Date of Award


Document Type


Degree Name


Organizational Unit

Morgridge College of Education, Research Methods and Information Science, Research Methods and Statistics

First Advisor

P. Bruce Uhrmacher

Second Advisor

Lolita Tabron

Third Advisor

Antonio Olmos


Graduate statistics courses, Graduate students, Grounded theory, Pedagogy, Quantitative methods courses, Socialization


Quantitative methods are one of the most highly technical fields of study within social sciences graduate programs. Although classroom pedagogy is an important factor connected to student success within graduate quantitative methods courses little is known on the pedagogical socialization experiences of masters and doctoral students. The purpose of this grounded theory inquiry was to discover graduate students perspectives on their pedagogical socialization experiences and the norms, values and role expectations transmitted during the teaching and learning of quantitative methods. Narrative data was collected from in-depth interviews among a theoretical sample of 31 masters and doctoral students enrolled in introductory, cognate or specialization quantitative methods courses in the United States. Interview data was digitally codified and analyzed in NVivo v. 12 using open, substantive, and theoretical strategies, memoing and the constant comparison method.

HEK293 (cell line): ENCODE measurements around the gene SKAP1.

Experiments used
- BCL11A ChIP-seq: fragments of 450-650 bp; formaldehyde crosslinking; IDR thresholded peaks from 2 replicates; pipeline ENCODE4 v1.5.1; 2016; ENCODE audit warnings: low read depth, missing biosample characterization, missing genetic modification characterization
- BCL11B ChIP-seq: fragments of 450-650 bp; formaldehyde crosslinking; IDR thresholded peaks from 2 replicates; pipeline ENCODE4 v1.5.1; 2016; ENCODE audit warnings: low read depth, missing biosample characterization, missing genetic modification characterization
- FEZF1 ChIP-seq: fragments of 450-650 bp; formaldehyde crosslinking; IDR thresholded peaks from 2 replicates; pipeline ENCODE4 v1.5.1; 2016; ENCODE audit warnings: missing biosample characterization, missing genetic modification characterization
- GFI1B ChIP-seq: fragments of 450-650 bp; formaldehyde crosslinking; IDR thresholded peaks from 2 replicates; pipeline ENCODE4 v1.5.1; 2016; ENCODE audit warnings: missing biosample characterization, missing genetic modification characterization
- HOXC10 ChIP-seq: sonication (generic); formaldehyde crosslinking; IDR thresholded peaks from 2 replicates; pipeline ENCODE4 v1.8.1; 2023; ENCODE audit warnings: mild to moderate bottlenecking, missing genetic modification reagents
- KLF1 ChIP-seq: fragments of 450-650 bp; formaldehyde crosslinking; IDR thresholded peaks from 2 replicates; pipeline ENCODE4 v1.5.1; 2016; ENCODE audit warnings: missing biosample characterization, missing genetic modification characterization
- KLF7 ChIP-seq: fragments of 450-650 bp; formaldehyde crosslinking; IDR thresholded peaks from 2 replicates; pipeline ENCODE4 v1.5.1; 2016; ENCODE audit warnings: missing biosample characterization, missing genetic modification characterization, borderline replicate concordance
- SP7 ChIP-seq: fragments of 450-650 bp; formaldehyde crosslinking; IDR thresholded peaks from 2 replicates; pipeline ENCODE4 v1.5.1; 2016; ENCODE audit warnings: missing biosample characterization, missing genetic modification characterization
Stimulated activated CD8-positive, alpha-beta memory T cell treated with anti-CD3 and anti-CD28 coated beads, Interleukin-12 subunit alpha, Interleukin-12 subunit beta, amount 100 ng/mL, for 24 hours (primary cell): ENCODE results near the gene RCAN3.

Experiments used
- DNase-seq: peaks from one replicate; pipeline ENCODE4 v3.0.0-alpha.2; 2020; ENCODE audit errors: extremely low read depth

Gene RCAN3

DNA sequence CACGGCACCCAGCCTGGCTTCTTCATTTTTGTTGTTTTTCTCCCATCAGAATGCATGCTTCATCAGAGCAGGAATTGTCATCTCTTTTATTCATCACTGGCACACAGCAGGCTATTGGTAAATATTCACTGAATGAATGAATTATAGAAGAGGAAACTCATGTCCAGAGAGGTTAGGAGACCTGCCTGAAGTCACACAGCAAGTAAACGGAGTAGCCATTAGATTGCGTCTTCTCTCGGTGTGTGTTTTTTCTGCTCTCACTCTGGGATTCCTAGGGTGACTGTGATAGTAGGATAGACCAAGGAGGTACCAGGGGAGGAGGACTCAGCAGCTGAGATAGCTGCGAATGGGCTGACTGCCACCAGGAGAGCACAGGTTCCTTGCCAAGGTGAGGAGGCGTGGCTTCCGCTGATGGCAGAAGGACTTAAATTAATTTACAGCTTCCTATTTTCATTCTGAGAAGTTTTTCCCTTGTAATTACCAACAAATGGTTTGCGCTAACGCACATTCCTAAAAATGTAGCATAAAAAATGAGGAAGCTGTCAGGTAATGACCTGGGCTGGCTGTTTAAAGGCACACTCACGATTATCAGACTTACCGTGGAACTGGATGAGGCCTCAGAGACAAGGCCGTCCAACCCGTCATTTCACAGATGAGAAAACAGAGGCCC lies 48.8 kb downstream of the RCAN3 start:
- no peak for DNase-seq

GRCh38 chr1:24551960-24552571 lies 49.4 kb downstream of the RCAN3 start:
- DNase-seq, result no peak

A process theory of pedagogical socialization was discovered during this investigation. Graduate students experience pedagogical socialization as a combination of transactional and transformational teaching and learning modalities which constrain and enable their learning, understanding and mastery of quantitative methods. Findings indicate that the process of pedagogical socialization within graduate quantitative methods courses influence graduate students professional identity development based on their ontological understanding of quantitative methods, themselves as graduate quantitative methods students and quantitative methods courses as an ontological thought space. Recommendations for updating the Technological, Pedagogical and Content Knowledge (TPACK) framework, re-structuring graduate quantitative methods learning environments and improving faculty’s pedagogical practices using growth oriented and Justice, Equity, Diversity and Inclusion (JEDI) frameworks are discussed.

Publication Statement

Copyright is held by the author. User is responsible for all copyright compliance.

Rights Holder

Amanda Kay Thomas


Received from ProQuest

File Format




File Size

390 pgs


Social sciences education, Education, Social research